The Central Bank of Nigeria may have reclaimed some of its inflation-targeting credibility through raising its main rate on March 22, but its latest about-face also prompts further questions about the direction of monetary policy. Bloomberg Intelligence Economics views the shift in policy as primarily reflecting a lack of traction of previous monetary easing and the risk of inflation accelerating further. It also indicates that the central bank remains committed to the naira’s peg to the dollar at 199, despite its negative impact on economic growth and inflation.
The central bank raised its benchmark rate by 100 bps to 12 percent on March 22 and raised the cash reserve ratio (CRR) by 250 bps to 22.5 percent in a move that surprised economists. Consensus called for the bank to leave the rate unchanged, as it did in January. The bank’s independence and credibility faced scrutiny following its decision to reduce the policy rate to 11 percent on Nov. 25 from 13 percent and lowered the CRR in order to support economic growth. The November rate cut was agreed despite a steady upturn in inflation through 2015 and indications that foreign-exchange controls and a rising black market exchange rate were exerting upward pressure on prices. The latter came home to roost in February when inflation accelerated sharply to a three-year high of 11.4 percent from 9.6 percent in January. Prices soared by 2.3 percent in January compared with the prior month, the biggest jump since January 2012. The CBN noted that this has pushed the policy rate into negative territory in real terms.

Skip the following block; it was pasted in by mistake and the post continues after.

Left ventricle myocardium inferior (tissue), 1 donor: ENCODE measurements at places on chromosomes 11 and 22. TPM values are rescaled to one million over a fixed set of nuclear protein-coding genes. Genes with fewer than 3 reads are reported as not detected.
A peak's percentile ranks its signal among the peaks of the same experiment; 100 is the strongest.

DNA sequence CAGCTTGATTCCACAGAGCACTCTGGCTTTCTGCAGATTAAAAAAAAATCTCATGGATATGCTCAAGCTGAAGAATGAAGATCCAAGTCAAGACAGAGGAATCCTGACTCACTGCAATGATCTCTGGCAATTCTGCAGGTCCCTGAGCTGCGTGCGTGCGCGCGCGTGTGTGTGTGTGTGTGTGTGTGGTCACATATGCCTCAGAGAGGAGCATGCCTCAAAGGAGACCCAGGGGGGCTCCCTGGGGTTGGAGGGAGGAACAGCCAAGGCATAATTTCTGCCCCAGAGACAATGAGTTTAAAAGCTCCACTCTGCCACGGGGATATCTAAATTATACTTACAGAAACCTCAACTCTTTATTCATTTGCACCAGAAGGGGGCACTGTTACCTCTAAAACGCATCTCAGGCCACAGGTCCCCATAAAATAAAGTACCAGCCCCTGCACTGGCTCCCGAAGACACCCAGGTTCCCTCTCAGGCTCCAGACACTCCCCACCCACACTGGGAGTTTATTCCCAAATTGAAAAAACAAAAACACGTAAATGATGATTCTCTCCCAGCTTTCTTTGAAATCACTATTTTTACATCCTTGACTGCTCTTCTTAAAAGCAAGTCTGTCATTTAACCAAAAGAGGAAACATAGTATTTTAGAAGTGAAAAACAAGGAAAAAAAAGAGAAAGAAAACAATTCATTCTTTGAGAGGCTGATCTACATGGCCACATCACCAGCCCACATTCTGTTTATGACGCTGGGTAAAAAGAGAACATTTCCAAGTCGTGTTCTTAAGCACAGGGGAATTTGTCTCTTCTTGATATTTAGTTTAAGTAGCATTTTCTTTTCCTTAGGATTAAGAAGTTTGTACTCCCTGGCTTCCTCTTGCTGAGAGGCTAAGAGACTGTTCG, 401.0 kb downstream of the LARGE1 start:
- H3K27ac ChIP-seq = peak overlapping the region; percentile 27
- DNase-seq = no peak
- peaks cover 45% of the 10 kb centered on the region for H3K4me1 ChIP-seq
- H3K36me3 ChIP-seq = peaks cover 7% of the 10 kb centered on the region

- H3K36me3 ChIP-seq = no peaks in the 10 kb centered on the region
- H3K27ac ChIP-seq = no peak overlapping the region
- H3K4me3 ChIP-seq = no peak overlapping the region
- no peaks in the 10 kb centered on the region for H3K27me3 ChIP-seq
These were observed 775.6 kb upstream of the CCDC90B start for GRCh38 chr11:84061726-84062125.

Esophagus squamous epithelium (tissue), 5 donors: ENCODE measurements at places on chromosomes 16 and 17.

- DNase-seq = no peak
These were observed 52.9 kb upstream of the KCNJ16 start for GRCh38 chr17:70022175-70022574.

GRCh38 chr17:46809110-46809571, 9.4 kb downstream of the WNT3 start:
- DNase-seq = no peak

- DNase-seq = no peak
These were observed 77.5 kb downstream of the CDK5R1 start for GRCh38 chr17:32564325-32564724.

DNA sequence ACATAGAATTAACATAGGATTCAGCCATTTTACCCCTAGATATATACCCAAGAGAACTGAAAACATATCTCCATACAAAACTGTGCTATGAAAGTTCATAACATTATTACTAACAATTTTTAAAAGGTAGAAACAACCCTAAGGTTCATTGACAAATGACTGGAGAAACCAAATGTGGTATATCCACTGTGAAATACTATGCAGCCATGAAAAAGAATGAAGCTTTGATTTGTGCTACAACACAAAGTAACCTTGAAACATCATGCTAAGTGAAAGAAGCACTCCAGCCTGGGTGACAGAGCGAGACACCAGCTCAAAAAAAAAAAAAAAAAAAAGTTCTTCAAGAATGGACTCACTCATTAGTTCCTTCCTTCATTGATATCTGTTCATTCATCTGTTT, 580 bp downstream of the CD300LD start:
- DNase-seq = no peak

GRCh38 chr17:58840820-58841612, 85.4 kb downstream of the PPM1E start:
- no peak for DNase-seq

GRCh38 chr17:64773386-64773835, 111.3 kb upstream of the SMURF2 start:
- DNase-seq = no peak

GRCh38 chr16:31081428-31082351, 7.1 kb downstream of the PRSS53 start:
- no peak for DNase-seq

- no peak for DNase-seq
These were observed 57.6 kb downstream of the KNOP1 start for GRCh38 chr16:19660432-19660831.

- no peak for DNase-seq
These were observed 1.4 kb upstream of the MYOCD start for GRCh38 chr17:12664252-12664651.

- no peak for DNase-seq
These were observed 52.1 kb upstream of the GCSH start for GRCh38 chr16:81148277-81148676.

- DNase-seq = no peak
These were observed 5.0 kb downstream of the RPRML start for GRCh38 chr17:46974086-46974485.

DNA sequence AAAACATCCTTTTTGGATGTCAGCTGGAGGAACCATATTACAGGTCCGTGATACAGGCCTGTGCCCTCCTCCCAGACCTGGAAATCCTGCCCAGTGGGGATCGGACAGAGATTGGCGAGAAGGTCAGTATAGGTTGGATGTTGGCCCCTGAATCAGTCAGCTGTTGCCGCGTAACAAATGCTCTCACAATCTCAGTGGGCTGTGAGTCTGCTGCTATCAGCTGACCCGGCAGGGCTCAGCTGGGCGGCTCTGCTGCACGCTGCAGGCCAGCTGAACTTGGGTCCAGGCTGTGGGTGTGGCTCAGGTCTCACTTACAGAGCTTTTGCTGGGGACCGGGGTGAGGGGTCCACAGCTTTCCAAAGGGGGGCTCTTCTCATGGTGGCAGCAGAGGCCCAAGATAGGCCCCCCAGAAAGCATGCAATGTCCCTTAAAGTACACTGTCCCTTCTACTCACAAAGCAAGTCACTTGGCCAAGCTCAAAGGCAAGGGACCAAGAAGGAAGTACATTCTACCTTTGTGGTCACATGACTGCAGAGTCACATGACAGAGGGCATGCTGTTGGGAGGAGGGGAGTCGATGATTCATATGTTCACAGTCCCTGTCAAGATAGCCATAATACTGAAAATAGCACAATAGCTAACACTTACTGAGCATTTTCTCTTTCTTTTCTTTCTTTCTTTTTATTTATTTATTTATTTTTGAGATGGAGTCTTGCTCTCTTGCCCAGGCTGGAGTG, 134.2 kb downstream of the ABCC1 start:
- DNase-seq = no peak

The CBN said that its previous cut in the policy rate and CRR had failed because banks hoarded liquidity and accelerated lending to the public sector, instead of extending credit to private companies. It added that the excess liquidity in the banking system had contributed to pressure on the currency with a strong pass through to consumer prices. This indicates that the central bank remains committed to the naira’s peg to the dollar, though it added that comprehensive reform of the currency market was needed to complement the rate increase in order to channel foreign inflows.
It is also worth noting that the rate increase is unlikely to spur inflows as long as there remains a significant risk of devaluation. This risk is still priced in to non-deliverable forwards, although primarily over the three- to 12-month range rather than in the near term. Hence, the CBN is likely to fail this year on all three of its policy objectives: containing inflation at 6-9 percent, supporting economic growth and maintaining the naira peg.
Nigeria’s parliament passed a record 6 trillion-naira ($30 billion) budget for 2016 on March 23, three months after it was first presented. While the benchmark oil price in the budget was lowered to $38 a barrel, to reflect a lower market price for Brent crude, the oil production assumption of 2.2 million barrels a day will likely be challenged by current and future outages, raising risks of the fiscal deficit being wider than expected.
The CBN decision came a week after CPI data showed inflation accelerating sharply. The main impetus stemmed from the non-food category (all items excluding farm produce), in which prices rose 2.7 percent month over month. Food prices rose 1.4 percent month over month and 11.4 percent year over year. Imported food prices increased 2.4 percent month over month, while prices in the general food category only advanced 1.4 percent. That indicates that the shortage of foreign-exchange and increases in the black-market exchange-rate played a role in the increase.